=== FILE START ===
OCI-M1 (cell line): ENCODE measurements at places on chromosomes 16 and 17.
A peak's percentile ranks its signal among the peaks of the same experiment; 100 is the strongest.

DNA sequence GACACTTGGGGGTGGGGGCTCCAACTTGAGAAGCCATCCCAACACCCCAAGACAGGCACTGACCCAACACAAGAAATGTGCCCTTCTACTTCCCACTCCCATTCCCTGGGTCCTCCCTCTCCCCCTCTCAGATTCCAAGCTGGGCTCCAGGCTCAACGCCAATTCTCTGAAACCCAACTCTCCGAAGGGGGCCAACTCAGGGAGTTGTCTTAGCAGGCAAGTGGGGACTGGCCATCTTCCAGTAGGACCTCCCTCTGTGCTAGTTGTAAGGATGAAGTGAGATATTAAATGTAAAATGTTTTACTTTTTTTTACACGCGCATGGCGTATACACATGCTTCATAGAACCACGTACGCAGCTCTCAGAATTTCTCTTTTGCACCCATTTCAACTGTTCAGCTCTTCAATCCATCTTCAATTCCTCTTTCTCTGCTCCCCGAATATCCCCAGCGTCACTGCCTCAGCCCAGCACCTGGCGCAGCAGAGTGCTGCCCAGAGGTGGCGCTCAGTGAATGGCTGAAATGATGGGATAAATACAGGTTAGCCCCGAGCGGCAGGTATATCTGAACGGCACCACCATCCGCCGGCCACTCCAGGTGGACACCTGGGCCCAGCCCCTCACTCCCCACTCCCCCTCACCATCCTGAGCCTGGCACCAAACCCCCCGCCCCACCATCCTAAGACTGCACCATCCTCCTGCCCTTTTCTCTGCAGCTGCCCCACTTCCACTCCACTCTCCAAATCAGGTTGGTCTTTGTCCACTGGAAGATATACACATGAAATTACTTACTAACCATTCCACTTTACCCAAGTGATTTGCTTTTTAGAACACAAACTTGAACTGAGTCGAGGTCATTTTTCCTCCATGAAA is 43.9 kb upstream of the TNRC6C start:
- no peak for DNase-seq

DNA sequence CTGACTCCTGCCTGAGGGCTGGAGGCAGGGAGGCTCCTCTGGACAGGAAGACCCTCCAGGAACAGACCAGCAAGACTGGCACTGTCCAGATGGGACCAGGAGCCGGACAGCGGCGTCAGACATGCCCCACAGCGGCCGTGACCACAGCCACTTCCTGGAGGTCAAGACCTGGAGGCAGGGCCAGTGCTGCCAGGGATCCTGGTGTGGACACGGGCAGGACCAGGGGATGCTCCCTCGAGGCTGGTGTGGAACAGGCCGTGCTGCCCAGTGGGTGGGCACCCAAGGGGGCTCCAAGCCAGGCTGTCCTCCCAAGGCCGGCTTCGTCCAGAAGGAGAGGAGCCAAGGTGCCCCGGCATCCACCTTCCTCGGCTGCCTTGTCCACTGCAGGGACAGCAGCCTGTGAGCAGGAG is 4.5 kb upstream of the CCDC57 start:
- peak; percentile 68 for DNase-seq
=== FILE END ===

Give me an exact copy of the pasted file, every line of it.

OCI-M1 (cell line): ENCODE measurements at places on chromosomes 16 and 17.
A peak's percentile ranks its signal among the peaks of the same experiment; 100 is the strongest.

DNA sequence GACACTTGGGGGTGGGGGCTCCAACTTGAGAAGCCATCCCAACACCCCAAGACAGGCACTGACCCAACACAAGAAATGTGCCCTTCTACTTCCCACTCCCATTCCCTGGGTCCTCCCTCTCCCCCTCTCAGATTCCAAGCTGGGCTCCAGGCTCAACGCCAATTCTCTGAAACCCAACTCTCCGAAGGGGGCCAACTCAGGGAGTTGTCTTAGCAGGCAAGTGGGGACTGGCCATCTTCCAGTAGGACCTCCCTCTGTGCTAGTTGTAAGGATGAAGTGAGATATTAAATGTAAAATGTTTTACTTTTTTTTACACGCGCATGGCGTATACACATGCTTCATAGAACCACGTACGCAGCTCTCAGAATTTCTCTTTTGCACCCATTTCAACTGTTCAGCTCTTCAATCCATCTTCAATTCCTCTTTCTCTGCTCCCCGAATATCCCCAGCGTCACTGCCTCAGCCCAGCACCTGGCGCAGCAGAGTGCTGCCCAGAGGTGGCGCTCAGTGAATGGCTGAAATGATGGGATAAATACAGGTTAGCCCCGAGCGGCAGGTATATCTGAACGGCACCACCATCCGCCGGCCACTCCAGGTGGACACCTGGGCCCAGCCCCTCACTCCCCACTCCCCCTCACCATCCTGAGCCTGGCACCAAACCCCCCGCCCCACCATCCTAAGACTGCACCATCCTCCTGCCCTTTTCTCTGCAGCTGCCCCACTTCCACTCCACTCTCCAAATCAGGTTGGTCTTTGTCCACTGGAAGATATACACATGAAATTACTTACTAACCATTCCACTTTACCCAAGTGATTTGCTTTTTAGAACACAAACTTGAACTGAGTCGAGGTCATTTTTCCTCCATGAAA is 43.9 kb upstream of the TNRC6C start:
- no peak for DNase-seq

DNA sequence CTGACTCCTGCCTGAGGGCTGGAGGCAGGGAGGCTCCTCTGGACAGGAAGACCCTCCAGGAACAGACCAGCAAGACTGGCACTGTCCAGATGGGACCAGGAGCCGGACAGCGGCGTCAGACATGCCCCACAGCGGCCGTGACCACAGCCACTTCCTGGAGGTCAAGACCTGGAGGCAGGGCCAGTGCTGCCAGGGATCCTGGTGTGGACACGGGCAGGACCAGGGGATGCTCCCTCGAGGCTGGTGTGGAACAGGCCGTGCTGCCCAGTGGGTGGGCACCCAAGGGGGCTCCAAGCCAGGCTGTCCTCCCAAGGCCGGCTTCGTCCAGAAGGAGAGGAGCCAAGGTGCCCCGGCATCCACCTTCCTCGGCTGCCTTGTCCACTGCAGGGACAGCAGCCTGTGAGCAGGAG is 4.5 kb upstream of the CCDC57 start:
- peak; percentile 68 for DNase-seq